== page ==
Hair loss in Lyme disease – the last straw?
We thought we had enough problems with the discovery of chronic Lyme disease, Lyme encephalopathy, and neuropsychiatric Lyme disease.  Hair loss could be the last straw.
by Daniel J. Cameron, MD MPH
In a recent issue of the American Journal of Dermatopathology, Lynch and colleagues report on the case of a 21-year-old man who suffered hair loss following a tick bite to the scalp.  The man presented with nonscarring alopecia, a pattern of hair loss similar to alopecia-areata, also known as spot baldness.
Tick bite-induced nonscarring alopecia typically presents as patches, often described as “motheaten” or patients may have nodular, blood crusted lesions. According to the authors, symptoms include pain, pruritus or swelling. “There is usually a history of tick bite to affected areas, but lack of patient-reported tick attachment does not rule out this diagnosis.”
The patient’s nonscarring tick-borne alopecia was complicated by external trauma including hair pulling and lichen simplex chronicus, a condition of thick, leathery, brownish skin caused by chronic itching and scratching.
The nonscarring tick-borne alopecia was thought to be due to a robust host response. “Tick bite alopecia is a reported phenomenon that is thought to be caused by a robust host response to tick-injected saliva containing an anticoagulant and anti-inflammatory and immunomodulatory chemicals,” explains Lynch.
There is good news for nonscarring tick-borne alopecia. “Because few hair follicles are truly destroyed in this form of tick bite alopecia, hair regrowth is commonly observed, usually within 3 months; [3-5] however, alopecia has been reported to persist for 5 years after healing of local reaction to tick bites,” according to a series of four papers cited by Lynch. 
A scarring form of tick bite alopecia has also been described in Europe. “Tick-borne lymphadenopathy syndrome, classically transmitted by ticks of the genus Dermacentor and caused by Rickettsia slovaca infection, is an emerging entity typically seen in Europe,” according to Lynch. “Doxycycline remains the treatment of choice.”
Generalized hair loss, as well, has been described in Lyme disease patients.  “Diffuse alopecia occurred within three months after the outbreak of disease in 3 out of 23 (13%) patients with Lyme meningitis and in 40 out of 71 (56.3%) patients with tick-borne encephalitis,” according to Cimperman from the University Medical Centre, Ljubljana, Slovenia. “The mean duration of alopecia was 2 to 3 months and alopecia was reversible in all patients.”
There are a number of causes of scarring and nonscarring alopecia including autoimmune conditions, such as lupus, diabetes and fibromyalgia.  Moreover, medications used to treat systemic autoimmune disease and fibromyalgia have also been associated with alopecia.
Hair loss can impair the quality of life of patients with systemic disease. “Patients in remission from their global systemic disease are often left with alopecia, which significantly impairs their self-esteem and interferes with their personal and professional lives,” according to Moghadam-Kia from the University of Pittsburgh Medical Center. “This situation is often not adequately recognized, and withdrawal from social and work functions often leads to or augments long-standing depression in the patient.”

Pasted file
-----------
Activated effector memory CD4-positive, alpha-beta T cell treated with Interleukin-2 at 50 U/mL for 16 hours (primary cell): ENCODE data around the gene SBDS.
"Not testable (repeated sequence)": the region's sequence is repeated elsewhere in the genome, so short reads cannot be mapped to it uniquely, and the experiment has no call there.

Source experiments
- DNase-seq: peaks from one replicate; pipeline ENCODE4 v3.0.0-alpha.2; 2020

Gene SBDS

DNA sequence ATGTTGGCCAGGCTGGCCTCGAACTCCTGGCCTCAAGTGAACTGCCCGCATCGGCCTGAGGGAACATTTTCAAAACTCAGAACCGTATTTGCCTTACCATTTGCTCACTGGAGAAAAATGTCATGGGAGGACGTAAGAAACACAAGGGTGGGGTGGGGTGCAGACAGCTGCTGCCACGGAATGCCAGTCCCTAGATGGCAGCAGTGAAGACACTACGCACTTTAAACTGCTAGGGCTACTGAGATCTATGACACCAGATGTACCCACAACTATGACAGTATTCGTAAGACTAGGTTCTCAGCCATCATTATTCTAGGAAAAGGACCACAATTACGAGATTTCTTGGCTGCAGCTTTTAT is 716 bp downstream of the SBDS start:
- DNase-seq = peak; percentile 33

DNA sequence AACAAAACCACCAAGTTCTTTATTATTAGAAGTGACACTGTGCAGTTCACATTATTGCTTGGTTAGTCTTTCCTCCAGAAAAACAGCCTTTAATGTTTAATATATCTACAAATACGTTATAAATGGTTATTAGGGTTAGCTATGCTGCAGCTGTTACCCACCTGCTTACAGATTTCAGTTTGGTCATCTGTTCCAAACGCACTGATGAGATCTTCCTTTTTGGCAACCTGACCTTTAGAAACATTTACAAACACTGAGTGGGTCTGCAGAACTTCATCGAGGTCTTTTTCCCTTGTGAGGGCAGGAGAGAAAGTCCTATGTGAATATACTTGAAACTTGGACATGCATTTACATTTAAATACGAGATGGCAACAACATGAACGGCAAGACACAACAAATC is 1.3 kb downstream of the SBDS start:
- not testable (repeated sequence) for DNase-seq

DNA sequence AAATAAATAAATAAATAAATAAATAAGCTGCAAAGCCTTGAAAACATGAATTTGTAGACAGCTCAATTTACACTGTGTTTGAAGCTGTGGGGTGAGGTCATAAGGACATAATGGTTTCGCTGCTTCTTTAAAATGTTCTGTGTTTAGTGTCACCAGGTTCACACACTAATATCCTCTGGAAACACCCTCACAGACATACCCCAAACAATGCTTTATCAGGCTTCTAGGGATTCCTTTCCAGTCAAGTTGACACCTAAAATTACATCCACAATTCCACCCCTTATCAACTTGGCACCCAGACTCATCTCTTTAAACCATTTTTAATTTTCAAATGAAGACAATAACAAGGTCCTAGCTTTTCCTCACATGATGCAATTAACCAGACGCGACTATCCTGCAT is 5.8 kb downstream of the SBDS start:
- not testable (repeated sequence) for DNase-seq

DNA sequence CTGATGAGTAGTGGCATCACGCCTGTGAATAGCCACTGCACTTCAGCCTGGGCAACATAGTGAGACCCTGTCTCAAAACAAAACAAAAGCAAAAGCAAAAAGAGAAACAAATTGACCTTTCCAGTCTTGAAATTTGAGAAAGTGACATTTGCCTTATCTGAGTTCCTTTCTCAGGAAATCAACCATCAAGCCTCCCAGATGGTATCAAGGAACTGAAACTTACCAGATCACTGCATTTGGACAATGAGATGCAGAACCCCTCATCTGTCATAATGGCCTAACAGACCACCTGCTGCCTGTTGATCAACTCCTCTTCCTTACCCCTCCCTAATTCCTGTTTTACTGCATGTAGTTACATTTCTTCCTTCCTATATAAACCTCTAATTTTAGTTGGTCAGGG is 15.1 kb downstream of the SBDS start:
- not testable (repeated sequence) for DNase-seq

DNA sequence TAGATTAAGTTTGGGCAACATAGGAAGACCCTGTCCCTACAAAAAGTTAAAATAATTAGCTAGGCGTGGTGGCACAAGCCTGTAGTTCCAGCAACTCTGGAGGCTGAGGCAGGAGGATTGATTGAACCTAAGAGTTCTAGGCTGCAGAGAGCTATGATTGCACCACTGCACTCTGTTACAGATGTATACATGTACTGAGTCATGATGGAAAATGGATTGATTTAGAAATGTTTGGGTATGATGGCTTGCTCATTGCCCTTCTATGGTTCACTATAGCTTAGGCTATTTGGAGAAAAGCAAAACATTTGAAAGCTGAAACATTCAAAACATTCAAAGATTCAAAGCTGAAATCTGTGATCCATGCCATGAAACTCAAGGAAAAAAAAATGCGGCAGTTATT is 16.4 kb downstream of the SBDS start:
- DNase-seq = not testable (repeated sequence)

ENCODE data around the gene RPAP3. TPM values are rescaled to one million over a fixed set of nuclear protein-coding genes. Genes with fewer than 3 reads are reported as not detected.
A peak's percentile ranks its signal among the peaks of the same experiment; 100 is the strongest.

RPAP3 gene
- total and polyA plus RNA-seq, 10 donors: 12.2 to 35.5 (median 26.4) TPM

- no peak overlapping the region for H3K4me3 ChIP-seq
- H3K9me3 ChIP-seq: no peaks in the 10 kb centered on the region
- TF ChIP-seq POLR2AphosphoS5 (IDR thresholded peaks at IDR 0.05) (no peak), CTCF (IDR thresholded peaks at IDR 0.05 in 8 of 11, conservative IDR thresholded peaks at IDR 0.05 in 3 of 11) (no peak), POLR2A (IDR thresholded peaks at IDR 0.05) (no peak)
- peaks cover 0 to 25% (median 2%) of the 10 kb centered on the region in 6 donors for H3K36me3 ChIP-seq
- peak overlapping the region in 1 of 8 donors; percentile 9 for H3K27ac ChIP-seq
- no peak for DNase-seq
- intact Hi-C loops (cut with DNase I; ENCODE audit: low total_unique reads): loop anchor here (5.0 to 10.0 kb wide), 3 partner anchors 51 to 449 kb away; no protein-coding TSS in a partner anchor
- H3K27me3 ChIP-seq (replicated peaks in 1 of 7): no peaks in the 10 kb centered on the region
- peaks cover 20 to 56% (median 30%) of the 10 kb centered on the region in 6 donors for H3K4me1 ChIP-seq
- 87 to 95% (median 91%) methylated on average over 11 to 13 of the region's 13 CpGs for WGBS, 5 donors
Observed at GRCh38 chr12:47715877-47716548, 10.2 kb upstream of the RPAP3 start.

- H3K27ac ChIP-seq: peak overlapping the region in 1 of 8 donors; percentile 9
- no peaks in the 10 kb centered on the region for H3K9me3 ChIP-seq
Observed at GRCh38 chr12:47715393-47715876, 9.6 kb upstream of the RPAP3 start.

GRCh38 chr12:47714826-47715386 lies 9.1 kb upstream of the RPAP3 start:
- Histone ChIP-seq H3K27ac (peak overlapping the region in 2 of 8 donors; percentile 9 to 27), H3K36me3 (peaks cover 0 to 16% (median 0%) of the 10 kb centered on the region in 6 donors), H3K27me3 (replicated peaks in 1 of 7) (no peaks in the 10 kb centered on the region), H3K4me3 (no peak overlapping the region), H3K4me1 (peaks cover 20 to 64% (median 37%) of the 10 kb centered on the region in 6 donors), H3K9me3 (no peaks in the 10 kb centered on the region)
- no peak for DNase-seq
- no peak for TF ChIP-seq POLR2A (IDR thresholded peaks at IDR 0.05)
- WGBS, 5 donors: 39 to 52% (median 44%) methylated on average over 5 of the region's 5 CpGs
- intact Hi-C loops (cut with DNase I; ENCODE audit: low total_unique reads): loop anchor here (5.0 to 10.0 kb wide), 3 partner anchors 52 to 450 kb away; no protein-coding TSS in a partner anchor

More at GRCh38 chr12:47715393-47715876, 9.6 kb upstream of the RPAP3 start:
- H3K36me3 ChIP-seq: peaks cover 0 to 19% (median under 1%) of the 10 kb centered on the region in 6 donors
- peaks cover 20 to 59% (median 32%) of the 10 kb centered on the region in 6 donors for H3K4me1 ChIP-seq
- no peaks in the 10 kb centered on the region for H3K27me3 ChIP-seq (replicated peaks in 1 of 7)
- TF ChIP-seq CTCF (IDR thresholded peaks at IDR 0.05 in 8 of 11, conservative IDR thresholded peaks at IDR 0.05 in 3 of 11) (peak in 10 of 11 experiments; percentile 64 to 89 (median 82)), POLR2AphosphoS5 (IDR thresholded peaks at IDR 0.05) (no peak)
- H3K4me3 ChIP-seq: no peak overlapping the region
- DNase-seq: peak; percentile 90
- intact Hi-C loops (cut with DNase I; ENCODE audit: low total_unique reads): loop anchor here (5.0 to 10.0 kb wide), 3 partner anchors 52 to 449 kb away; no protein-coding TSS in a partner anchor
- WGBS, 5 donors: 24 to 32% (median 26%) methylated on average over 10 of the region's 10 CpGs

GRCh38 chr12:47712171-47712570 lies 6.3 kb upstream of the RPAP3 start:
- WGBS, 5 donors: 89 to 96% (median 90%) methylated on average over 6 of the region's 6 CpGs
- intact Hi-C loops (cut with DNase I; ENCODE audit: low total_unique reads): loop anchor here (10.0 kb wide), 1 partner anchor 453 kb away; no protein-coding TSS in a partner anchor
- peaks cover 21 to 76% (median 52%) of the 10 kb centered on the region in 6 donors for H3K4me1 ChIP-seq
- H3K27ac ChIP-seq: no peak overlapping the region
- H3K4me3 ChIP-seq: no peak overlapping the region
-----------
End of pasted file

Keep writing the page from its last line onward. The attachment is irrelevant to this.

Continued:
“To the authors’ knowledge, this is the fifth report of nonscarring tick bite alopecia in the literature and the first in an adult patient,” writes Lynch. There are undoubtedly many more undocumented cases of Lyme disease patients suffering from not only generalized hair loss but from tick-borne alopecia. The authors are to be congratulated for bringing attention to an under-recognized medical condition which can greatly impact patients’ lives.
1. Cameron DJ, Johnson LB, Maloney EL. Evidence assessments and guideline recommendations in Lyme disease: the clinical management of known tick bites, erythema migrans rashes and persistent disease. Expert Rev Anti Infect Ther, 1-33 (2014).
2. Lynch MC, Milchak MA, Parnes H, Ioffreda MD. Tick Bite Alopecia: A Report and Review. Am J Dermatopathol, 38(11), e150-e153 (2016).
3. Ross MS, Friede H. Alopecia due to tick bite. AMA Arch Derm, 71(4), 524-525 (1955).
4. Heyl T. Tick bite alopecia. Clin Exp Dermatol, 7(5), 537-542 (1982).
5. Krinsky WL. Dermatoses associated with the bites of mites and ticks (Arthropoda: Acari). Int J Dermatol, 22(2), 75-91 (1983).
6. Raoult D, Lakos A, Fenollar F, Beytout J, Brouqui P, Fournier PE. Spotless rickettsiosis caused by Rickettsia slovaca and associated with Dermacentor ticks. Clin Infect Dis, 34(10), 1331-1336 (2002).
7. Cimperman J, Maraspin V, Lotric-Furlan S, Ruzic-Sabljic E, Avsic-Zupanc T, Strle F. Diffuse reversible alopecia in patients with Lyme meningitis and tick-borne encephalitis. Wien Klin Wochenschr, 111(22-23), 976-977 (1999).
8. Moghadam-Kia S, Franks AG, Jr. Autoimmune disease and hair loss. Dermatol Clin, 31(1), 75-91 (2013).